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Pediatrics. 2008 Dec;122(6):1212-7. doi: 10.1542/peds.2007-2926.

Antibiotic resistance patterns of community-acquired urinary tract infections in children with vesicoureteral reflux receiving prophylactic antibiotic therapy.

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Department of Pediatrics, Chang Gung Children's Hospital, and Graduate Institute of Clinical Medical Sciences, College of Medicine, Chang Gung University, Taoyuan, Taiwan.



The goal was to examine bacterial antimicrobial resistance of recurrent urinary tract infections in children receiving antibiotic prophylaxis because of primary vesicoureteral reflux.


We reviewed data retrospectively for children with documented vesicoureteral reflux in 2 hospitals during a 5-year follow-up period. The patients were receiving co-trimoxazole, cephalexin, or cefaclor prophylaxis or prophylaxis with a sequence of different antibiotics (alternative monotherapy). Demographic data, degree of vesicoureteral reflux, prophylactic antibiotics prescribed, and antibiotic sensitivity results of first urinary tract infections and breakthrough urinary tract infections were recorded.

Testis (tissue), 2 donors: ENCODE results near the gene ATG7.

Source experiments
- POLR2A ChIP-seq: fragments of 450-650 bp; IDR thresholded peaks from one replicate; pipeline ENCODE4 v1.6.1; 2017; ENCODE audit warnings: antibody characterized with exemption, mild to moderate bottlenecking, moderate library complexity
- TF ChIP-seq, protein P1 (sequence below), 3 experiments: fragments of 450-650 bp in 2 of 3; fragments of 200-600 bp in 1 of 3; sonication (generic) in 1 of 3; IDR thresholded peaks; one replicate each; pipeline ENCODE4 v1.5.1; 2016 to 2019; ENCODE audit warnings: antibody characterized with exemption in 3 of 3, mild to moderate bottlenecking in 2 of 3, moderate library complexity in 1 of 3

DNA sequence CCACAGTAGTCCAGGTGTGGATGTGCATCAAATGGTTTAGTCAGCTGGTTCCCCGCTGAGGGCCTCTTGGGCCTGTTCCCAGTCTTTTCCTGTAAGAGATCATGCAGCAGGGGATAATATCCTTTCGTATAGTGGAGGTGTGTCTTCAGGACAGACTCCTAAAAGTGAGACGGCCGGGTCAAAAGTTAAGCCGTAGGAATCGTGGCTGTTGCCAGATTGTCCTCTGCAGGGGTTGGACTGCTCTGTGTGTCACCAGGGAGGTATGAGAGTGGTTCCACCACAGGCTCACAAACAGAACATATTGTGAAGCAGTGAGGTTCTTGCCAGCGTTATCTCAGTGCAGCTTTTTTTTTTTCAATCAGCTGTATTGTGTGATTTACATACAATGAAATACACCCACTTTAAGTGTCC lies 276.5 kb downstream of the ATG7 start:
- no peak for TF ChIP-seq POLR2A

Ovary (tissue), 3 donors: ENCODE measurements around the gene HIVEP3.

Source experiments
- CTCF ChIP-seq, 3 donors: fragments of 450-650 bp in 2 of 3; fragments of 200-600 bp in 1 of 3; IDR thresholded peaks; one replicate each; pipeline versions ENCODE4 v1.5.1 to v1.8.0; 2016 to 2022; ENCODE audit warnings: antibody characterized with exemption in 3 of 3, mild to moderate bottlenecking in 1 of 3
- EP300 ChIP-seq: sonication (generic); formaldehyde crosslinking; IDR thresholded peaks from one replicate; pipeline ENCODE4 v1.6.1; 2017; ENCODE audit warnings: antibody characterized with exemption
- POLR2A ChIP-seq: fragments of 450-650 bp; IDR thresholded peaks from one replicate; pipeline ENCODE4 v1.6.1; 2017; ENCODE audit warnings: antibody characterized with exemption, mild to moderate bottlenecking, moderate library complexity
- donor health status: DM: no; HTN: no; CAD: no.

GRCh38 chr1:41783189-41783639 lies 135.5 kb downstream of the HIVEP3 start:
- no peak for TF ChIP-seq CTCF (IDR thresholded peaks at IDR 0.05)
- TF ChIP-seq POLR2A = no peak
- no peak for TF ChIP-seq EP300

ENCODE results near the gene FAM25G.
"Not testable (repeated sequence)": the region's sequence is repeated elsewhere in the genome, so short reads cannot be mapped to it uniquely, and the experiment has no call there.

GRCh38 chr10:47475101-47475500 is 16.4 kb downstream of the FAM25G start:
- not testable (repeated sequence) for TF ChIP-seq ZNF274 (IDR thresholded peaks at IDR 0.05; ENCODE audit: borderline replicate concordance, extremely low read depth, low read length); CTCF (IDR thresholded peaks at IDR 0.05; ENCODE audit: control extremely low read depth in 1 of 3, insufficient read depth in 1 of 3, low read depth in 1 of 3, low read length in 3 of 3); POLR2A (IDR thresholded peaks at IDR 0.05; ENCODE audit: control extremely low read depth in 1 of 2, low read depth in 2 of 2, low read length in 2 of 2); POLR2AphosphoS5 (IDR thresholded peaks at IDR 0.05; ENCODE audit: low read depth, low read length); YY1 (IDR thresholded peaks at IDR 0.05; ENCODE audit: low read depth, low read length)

Three hundred twenty-four patients underwent antibiotic prophylaxis (109 with co-trimoxazole, 100 with cephalexin, 44 with cefaclor, and 71 with alternative monotherapy) in one hospital and 96 children underwent co-trimoxazole prophylaxis in the other hospital. Breakthrough urinary tract infections occurred in patients from both hospitals (20.4% and 25%, respectively). Escherichia coli infection was significantly less common in children receiving antibiotic prophylaxis, compared with their initial episodes of urinary tract infection, at both hospitals. Children receiving cephalosporin prophylaxis were more likely to have an extended-spectrum beta-lactamase-producing organism for breakthrough urinary tract infections, compared with children with co-trimoxazole prophylaxis. Antimicrobial susceptibilities to almost all antibiotics decreased with cephalosporin prophylaxis when recurrent urinary tract infections developed. The extent of decreased susceptibilities was also severe for prophylaxis with a sequence of different antibiotics. However, antimicrobial susceptibilities decreased minimally in co-trimoxazole prophylaxis groups.


Children receiving cephalosporin prophylaxis are more likely to have extended-spectrum beta-lactamase-producing bacteria or multidrug-resistant uropathogens other than E coli for breakthrough urinary tract infections; therefore, these antibiotics are not appropriate for prophylactic use in patients with vesicoureteral reflux. Co-trimoxazole remains the preferred prophylactic agent for vesicoureteral reflux.

[Indexed for MEDLINE]

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